Researchers Create the World’s First Fully Synthetic, Self-Replicating Living Cell

Scientists call it 'the first self-replicating species we’ve had on the planet whose parent is a computer'
The J. Craig Venter Institute's "synthetic cell." JCVI

If figuring out how to quickly sequence genomes was but the first small step for genetics, Craig Venter has gone ahead and made a giant leap for the discipline. The J. Craig Venter Institute announced today that it has created the world’s first synthetic cell, boasting a completely synthetic chromosome produced by a machine.

“This is the first self-replicating species we’ve had on the planet whose parent is a computer,” Venter said in a press conference.

The biological breakthrough could have myriad applications, as it essentially opens the door to engineered biology that is completely manipulated by laboratory scientists. The researchers are already planning to create a specially engineered algae designed to trap carbon dioxide and convert it to biofuel. Other applications could include medicine, environmental cleanup, and energy production.

Though a bacteria cell was the final product in this particular experiment, eukaryotic yeast was a critical player in the process. Venter and company synthesized the genome of the bacterium M. mycoides by taking short strains of DNA (contemporary machines can only assemble short sequences at a time) and inserting them into yeast, whose enzymes have a keen ability to repair DNA and combine the short strains together.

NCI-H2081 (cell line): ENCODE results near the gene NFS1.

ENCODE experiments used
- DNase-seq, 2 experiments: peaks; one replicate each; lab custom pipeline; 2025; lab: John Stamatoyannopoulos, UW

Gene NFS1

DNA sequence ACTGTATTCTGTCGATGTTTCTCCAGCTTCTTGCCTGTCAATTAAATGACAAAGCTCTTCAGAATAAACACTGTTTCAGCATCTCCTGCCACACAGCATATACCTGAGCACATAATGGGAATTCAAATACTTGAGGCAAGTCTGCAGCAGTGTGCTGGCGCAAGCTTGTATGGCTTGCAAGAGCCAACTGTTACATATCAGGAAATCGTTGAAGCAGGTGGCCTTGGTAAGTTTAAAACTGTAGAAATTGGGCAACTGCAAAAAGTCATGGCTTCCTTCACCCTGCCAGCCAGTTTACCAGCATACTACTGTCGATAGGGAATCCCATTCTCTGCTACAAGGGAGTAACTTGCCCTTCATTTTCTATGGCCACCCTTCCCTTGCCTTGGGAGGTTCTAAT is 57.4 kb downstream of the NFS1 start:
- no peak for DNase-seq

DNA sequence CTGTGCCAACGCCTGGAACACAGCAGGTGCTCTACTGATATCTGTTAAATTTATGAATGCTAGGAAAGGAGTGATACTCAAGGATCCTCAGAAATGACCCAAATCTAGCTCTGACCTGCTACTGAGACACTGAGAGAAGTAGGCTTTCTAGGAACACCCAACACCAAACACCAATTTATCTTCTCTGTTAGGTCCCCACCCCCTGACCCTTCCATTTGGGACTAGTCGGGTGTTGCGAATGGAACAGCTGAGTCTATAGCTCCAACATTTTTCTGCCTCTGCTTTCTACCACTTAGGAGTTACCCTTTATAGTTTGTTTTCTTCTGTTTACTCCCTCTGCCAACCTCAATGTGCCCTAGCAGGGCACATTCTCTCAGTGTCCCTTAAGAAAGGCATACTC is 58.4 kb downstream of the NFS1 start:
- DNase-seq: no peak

The yeast first linked the shorter snippets (just over 1,000 base pairs each) together into longer 10,000 base pair strands. The longer strands were removed, further combined in groups of ten and put back into yeast to connect 100,000 base pair strands. After three rounds of this, the team had produced the full genome, stretching more than a million base pairs. To distinguish their synthetic genome from those found in nature, special “watermark” sequences were added to the DNA so that it won’t be mistaken for a natural species.

The synthetic genome was then transplanted into another type of bacteria, Mycoplasma capricolum, where the synthetic genome started producing new proteins. The capricolum’s original genome was either destroyed by M. mycoides’ enzymes or lost during cell replication. Either way, as the cells multiplied, cells were produced borne solely of the synthesized genome and there it was in the petri dish: the world’s first synthetic cells built from wholly synthesized DNA.

“Every component in the cell comes from the synthetic genome,” Venter said. “This cell, its lineage is a computer. But this cell is simply a proof of concept to get to the minimal understanding of the synthetic genome.”

Not everyone is thrilled with the achievement, however. Upon the announcement, some researchers questioned the validity of the term “synthetic cell” because though the genome was fabricated by computer, the process merely modified existing life rather than created it from scratch. There are also plenty ethical – and legal – ramifications to such a technological advance that will no doubt be argued in coming months.

What is not up for dispute is that Venter and company have carried out a serious technological feat in stringing together a million nucleotide base pairs to create a complete genome in the lab. Not only that, but they did it accurately enough that the cell accepted the DNA.

“Probably 99% of our experiments have failed,” Venter said of the decades-long journey to this point. “This was a debugging, problem solving process from the beginning, because there was no recipe.”

Now that there’s a recipe, Venter and company want to get cooking. Having strung 1 million base pairs into a coherent genome, Venter said the next step is algae, as algal genomes generally contain just under 2 million base pairs. By comparison, the human genome contains more than 3 billion pairs, so don’t look for synthetic mammals any time soon.

J. Craig Venter Institute